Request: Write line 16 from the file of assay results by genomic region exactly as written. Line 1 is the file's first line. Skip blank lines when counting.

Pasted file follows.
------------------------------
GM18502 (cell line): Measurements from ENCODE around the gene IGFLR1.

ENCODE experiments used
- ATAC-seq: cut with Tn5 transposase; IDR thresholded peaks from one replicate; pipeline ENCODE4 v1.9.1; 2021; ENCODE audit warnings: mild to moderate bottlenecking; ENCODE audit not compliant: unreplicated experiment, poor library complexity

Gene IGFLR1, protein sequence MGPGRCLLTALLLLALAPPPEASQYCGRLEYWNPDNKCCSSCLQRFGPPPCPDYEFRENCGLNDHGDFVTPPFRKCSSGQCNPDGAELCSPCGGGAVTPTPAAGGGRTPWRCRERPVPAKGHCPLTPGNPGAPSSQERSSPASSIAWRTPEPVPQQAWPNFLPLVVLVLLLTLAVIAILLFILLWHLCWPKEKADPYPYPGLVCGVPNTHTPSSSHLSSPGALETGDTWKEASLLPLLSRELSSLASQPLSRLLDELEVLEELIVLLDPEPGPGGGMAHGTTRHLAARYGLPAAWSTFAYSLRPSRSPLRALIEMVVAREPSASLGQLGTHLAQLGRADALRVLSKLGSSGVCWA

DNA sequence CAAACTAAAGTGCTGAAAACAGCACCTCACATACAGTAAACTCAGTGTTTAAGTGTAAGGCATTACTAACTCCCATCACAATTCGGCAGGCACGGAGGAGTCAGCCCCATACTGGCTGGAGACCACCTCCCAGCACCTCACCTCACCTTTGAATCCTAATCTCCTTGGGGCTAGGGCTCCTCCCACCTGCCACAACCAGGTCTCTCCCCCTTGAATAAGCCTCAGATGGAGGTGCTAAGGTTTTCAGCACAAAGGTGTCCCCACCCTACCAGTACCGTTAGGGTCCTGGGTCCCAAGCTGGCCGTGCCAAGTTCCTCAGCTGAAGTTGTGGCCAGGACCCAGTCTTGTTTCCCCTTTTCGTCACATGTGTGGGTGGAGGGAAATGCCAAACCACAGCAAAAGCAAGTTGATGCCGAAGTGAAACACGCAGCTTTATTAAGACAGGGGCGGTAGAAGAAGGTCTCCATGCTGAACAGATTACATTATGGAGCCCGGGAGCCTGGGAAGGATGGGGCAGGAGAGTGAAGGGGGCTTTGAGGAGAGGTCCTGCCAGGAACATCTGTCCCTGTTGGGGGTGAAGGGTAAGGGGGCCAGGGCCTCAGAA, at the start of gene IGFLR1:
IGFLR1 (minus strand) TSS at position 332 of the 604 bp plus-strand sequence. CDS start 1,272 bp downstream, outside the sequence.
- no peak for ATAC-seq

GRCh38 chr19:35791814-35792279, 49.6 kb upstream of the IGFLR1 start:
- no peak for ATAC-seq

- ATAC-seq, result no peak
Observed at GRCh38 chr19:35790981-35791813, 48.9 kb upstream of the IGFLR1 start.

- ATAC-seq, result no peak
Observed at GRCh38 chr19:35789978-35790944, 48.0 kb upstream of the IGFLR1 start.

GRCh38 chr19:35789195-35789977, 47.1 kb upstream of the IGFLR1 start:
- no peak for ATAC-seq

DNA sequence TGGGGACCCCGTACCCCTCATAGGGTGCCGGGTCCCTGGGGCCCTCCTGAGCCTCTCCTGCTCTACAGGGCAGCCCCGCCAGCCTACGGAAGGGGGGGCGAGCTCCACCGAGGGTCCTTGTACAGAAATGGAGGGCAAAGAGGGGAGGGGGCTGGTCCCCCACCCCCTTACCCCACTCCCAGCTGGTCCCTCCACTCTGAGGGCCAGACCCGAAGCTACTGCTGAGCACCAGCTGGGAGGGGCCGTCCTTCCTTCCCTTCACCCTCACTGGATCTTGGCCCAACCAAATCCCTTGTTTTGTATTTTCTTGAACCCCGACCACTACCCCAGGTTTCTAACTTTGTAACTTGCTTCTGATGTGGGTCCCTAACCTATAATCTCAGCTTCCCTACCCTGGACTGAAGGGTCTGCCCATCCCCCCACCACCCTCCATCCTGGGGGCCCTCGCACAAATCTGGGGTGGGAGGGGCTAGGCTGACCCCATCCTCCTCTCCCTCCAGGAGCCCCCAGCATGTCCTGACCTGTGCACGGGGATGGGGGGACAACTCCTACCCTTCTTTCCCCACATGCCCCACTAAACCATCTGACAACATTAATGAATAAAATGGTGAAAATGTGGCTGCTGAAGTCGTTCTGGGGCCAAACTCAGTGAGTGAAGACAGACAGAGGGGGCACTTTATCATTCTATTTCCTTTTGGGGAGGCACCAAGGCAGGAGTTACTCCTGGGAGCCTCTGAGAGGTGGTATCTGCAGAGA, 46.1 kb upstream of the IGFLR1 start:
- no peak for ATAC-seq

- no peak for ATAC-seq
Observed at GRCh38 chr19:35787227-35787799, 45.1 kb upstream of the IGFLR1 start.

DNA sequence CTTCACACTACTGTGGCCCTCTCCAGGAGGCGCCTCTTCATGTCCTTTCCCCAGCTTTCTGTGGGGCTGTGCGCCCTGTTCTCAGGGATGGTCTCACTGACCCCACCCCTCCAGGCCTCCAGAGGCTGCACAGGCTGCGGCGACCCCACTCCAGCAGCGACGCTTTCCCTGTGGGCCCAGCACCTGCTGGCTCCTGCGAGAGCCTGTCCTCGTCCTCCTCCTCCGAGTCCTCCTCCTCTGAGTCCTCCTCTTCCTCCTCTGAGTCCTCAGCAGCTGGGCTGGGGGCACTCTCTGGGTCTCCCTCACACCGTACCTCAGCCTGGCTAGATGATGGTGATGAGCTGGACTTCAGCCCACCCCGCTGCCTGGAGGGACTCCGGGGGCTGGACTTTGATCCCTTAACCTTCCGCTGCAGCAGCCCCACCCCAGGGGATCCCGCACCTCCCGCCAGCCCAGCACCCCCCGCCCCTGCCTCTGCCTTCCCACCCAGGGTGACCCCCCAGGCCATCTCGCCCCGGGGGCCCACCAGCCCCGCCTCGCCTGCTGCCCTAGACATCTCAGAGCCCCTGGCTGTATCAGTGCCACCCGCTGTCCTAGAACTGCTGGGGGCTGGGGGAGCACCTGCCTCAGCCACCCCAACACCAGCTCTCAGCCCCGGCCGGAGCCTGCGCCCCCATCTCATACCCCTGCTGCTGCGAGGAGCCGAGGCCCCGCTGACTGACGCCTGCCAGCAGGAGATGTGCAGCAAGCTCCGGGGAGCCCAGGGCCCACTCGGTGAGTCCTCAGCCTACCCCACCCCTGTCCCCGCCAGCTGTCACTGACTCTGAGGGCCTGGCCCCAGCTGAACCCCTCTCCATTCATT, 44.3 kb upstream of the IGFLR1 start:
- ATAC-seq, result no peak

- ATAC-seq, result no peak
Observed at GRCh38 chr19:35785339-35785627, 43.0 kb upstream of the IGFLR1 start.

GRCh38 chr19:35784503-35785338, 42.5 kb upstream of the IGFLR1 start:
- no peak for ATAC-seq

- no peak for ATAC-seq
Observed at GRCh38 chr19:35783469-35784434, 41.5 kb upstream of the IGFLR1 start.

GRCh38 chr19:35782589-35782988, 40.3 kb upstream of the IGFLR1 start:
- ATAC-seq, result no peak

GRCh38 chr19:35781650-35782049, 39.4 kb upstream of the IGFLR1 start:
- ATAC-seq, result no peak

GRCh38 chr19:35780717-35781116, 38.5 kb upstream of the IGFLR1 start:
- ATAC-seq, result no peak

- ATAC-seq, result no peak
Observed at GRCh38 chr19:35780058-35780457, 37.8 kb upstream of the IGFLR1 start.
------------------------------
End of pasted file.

DNA sequence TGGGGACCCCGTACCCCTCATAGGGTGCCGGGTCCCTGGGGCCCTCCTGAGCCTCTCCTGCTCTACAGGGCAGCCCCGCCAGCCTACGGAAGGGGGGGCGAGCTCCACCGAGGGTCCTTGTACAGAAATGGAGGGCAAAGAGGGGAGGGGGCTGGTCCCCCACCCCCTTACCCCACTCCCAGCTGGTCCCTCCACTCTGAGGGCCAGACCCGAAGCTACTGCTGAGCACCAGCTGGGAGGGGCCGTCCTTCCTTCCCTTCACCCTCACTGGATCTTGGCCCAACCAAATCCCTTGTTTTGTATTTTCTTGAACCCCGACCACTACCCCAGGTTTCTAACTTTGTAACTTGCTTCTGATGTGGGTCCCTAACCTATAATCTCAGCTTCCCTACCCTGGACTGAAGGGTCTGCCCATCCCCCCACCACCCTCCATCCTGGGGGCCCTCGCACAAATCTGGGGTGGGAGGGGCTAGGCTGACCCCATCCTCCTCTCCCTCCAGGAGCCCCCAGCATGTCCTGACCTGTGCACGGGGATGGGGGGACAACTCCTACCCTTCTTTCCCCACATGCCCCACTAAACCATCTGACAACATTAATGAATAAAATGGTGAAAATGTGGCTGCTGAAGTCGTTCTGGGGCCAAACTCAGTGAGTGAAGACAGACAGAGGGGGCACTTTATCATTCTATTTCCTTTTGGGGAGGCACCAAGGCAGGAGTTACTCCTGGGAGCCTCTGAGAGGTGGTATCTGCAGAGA, 46.1 kb upstream of the IGFLR1 start: